Fed Vice Chairman Donald Kohn conceded yesterday that the government's actions "will reduce [companies'] incentive to be careful in the future." In other words, he's admitting that the government's actions will encourage financial companies to make even riskier gambles in the future.
Kansas City Fed President and veteran Fed official Thomas Hoenig said:
Too big has failed....
The sequence of [the government's] actions, unfortunately, has added to market uncertainty. Investors are understandably watching to see which institutions will receive public money and survive as wards of the state....
The U.S. Treasury has failed to take “decisive” action to address the bank crisis, pursuing an ad-hoc approach that leaves management in place and avoids necessary asset writedowns....The current head of the Philadelphia fed bank, Charles Plosser, disagrees with Bernanke's strategy of the endless printing-press and ever-increasing fed balance sheet:
Any financial crisis leaves a stream of losses among the various participants, and these losses must ultimately be borne by someone. To start the resolution process, management responsible for the problems must be replaced and the losses identified and taken. Until these actions are taken, there is little chance to restore market confidence and get credit markets flowing. It is not a question of avoiding these losses, but one of how soon we will take them and get on to the process of recovery....Many of the [government's current policy revolves around the idea of] "too big to fail" .... History, however, may show us a different experience. When examining previous financial crises, both in other countries as well as the United States, large institutions have been allowed to fail. Banking authorities have been successful in placing new and more responsible managers and directions in charge and then reprivatizing them. There is also evidence suggesting that countries that have tried to avoid taking such steps have been much slower to recover, and the ultimate cost to taxpayers has been larger. ...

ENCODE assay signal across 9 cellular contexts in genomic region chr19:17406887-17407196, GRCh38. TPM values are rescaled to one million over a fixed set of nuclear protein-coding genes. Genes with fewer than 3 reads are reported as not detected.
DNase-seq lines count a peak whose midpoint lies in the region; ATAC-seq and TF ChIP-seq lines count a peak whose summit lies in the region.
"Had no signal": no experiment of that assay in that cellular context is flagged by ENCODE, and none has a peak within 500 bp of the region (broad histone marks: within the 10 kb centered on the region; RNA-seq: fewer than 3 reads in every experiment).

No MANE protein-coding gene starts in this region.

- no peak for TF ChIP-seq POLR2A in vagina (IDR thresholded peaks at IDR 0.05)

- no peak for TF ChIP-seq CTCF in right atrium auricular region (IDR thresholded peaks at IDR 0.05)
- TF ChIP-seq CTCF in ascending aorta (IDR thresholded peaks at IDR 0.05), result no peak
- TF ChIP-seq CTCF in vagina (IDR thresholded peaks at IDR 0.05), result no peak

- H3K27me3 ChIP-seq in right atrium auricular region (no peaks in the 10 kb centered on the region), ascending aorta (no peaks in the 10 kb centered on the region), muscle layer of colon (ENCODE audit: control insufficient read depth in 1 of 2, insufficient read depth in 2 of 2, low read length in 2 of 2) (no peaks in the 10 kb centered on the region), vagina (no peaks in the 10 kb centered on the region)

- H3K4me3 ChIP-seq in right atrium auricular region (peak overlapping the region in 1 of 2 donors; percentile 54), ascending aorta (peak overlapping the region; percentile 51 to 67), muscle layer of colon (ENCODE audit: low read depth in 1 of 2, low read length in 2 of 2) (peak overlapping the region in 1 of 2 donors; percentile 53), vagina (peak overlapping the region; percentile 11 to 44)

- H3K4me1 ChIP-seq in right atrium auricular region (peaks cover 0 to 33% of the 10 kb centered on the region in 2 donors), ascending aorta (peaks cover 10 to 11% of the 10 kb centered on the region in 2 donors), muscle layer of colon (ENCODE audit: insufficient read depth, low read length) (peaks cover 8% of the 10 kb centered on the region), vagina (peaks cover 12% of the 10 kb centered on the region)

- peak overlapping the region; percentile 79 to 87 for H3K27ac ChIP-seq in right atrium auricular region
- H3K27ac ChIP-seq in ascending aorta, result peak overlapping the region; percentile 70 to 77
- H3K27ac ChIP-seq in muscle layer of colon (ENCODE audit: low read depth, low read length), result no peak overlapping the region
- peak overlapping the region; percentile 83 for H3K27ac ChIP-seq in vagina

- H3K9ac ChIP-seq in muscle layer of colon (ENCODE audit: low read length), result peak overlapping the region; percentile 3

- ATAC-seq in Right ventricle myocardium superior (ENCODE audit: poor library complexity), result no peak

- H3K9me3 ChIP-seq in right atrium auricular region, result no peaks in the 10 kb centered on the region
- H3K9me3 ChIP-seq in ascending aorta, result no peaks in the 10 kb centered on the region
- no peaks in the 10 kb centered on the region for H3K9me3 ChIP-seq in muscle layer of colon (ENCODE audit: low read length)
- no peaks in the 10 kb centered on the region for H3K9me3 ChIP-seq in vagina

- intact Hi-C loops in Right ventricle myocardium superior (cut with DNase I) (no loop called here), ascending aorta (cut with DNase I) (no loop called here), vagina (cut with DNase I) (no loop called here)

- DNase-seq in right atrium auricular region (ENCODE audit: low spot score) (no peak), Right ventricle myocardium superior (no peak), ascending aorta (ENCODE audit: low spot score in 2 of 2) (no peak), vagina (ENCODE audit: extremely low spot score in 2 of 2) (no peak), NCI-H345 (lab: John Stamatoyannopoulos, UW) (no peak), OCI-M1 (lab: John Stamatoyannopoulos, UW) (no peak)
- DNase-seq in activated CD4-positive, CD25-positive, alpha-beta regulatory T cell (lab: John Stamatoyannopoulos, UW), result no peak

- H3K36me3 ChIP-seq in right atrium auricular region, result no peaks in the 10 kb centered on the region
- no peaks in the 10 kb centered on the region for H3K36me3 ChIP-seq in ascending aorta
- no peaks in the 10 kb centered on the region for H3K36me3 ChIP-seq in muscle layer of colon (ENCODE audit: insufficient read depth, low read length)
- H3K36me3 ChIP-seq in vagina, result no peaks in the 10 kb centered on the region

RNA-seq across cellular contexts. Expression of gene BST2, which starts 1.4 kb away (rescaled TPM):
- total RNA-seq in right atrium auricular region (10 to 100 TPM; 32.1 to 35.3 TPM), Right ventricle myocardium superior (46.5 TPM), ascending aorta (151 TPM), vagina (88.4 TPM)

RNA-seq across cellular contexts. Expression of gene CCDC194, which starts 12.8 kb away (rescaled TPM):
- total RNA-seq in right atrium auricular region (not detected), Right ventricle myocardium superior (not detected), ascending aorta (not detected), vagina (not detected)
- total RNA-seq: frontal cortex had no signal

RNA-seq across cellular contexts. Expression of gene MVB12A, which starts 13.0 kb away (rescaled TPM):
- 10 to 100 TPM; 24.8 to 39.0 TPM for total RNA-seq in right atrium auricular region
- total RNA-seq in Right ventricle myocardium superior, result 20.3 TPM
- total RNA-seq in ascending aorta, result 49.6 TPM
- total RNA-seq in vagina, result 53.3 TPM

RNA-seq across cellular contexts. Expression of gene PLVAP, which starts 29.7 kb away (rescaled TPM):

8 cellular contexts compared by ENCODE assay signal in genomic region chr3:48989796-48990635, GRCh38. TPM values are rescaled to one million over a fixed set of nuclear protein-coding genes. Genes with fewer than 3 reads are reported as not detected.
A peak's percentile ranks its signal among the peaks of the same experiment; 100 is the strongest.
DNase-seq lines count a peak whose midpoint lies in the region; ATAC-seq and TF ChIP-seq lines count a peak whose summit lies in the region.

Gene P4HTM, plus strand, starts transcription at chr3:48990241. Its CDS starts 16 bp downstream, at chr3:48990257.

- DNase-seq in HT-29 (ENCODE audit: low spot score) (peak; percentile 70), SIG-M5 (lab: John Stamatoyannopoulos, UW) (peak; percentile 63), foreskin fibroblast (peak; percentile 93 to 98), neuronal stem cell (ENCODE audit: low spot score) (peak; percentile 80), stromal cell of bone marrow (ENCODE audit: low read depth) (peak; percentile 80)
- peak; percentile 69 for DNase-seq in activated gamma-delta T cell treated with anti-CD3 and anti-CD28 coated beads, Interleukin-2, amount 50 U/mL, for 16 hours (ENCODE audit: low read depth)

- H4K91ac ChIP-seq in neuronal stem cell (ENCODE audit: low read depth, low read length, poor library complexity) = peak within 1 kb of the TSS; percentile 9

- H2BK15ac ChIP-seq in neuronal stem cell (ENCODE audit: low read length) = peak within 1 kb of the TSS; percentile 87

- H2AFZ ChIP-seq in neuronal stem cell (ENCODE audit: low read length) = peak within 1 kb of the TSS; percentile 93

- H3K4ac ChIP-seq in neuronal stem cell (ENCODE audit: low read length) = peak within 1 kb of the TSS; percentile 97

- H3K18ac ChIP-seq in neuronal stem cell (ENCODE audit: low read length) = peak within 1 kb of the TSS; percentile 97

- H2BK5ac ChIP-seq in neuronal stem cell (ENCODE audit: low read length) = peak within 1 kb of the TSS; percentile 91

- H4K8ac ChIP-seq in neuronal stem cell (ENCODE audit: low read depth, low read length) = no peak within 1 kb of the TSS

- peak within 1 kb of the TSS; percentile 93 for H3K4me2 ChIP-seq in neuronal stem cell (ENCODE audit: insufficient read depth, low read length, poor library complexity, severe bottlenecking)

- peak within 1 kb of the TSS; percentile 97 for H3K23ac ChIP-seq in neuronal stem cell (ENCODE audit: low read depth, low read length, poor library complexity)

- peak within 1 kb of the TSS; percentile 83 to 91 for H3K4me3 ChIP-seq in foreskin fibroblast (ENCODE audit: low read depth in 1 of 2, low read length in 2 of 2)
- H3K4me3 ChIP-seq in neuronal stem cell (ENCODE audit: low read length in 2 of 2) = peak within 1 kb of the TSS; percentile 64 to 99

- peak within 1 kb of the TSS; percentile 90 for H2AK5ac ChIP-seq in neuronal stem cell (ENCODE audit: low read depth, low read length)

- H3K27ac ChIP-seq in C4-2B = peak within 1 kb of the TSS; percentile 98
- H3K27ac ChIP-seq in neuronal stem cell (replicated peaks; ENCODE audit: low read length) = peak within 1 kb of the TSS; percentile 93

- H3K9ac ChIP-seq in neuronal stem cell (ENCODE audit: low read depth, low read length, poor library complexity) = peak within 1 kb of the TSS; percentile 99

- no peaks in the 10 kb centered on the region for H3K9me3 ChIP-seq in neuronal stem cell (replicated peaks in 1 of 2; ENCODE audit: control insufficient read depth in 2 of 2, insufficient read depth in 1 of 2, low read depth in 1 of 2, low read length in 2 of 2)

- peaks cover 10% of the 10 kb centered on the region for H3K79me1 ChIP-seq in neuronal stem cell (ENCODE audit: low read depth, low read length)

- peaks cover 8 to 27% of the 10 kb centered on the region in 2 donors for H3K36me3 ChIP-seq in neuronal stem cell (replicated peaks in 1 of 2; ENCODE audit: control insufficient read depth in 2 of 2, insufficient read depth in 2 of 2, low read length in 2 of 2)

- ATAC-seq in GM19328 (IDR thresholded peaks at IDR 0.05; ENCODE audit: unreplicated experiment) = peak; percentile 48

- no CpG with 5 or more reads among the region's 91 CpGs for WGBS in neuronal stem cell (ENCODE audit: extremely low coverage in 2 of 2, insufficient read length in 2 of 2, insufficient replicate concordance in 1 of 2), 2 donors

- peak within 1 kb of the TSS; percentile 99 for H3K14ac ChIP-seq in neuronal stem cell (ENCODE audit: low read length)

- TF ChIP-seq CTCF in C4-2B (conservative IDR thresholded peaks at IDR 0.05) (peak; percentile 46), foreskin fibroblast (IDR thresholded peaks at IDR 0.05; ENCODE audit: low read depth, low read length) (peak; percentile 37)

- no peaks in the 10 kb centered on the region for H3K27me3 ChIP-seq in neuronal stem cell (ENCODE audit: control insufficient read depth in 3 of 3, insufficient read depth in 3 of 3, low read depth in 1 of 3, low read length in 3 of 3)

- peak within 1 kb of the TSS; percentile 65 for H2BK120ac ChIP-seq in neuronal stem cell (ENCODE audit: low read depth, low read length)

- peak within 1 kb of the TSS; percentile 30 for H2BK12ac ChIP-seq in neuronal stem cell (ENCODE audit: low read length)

Even large banks can be dealt with in a way in a manner which imposes market discipline on management and stockholders, while controlling taxpayer losses....
Banking regulators need to be willing to write down losses, bring in new managers and sell off businesses if institutions can’t survive on their own, no matter what their size.
Plosser urged the Fed to "proceed with caution" with the new policy. Others outside the Fed are much more strident and want plans in place immediately to reverse it. They believe an inflation storm is already in train.***Bernanke argued that focusing on the size of the balance sheet misses the point, arguing the Fed's various asset purchase programs are not easily summarized in a single number.
But Plosser said that the growth of the Fed's balance sheet was a key metric.
"It is not appropriate to ignore quantitative metrics in this new policy environment," Plosser said.***Plosser is bringing the spotlight right back to the Fed's balance sheet.
"The size of the balance sheet does offer a possible nominal anchor for monitoring the volume of our liquidity provisions," Plosser said.
The former head of the Fed's Open Market Operations says the bailout might make things worse. Specifically, the former head of the Fed's open market operation - the key Fed agency which has been loaning hundreds of billions of dollars to Wall Street companies and banks - was quoted in Bloomberg as saying:
"Every time you tinker with this delicate system even small changes can create big ripples,'' said Dino Kos, former head of the New York Fed's open-market operations . . . "This is the impossible situation they are in. The risks are that the government's $700 billion purchase of assets disturbs markets even more.''And William Poole, who recently left his post as president of the St. Louis Fed, is essentially calling Bernanke a communist:
But the strongest criticism may be from the former Vice President of Dallas Federal Reserve, who said that the failure of the government to provide more information about the bailout could signal corruption. As ABC writes:Poole said he was very concerned that the Fed could simply lend money to anyone, without constraint.
In the Soviet Union and Eastern Europe during the Cold War era, economies were inefficient because they had a soft-budget constraint. If a firm got into trouble, the banking system would give them more money, Poole said.
The current situation at the Fed seems eerily similar, he said."What is discipline - where are the hard choices - when does Fed say our resources are exhausted?" Poole asked.
Gerald O'Driscoll, a former vice president at the Federal Reserve Bank of Dallas and a senior fellow at the Cato Institute, a libertarian think tank, said he worried that the failure of the government to provide more information about its rescue spending could signal corruption.
"Nontransparency in government programs is always associated with corruption in other countries, so I don't see why it wouldn't be here," he said.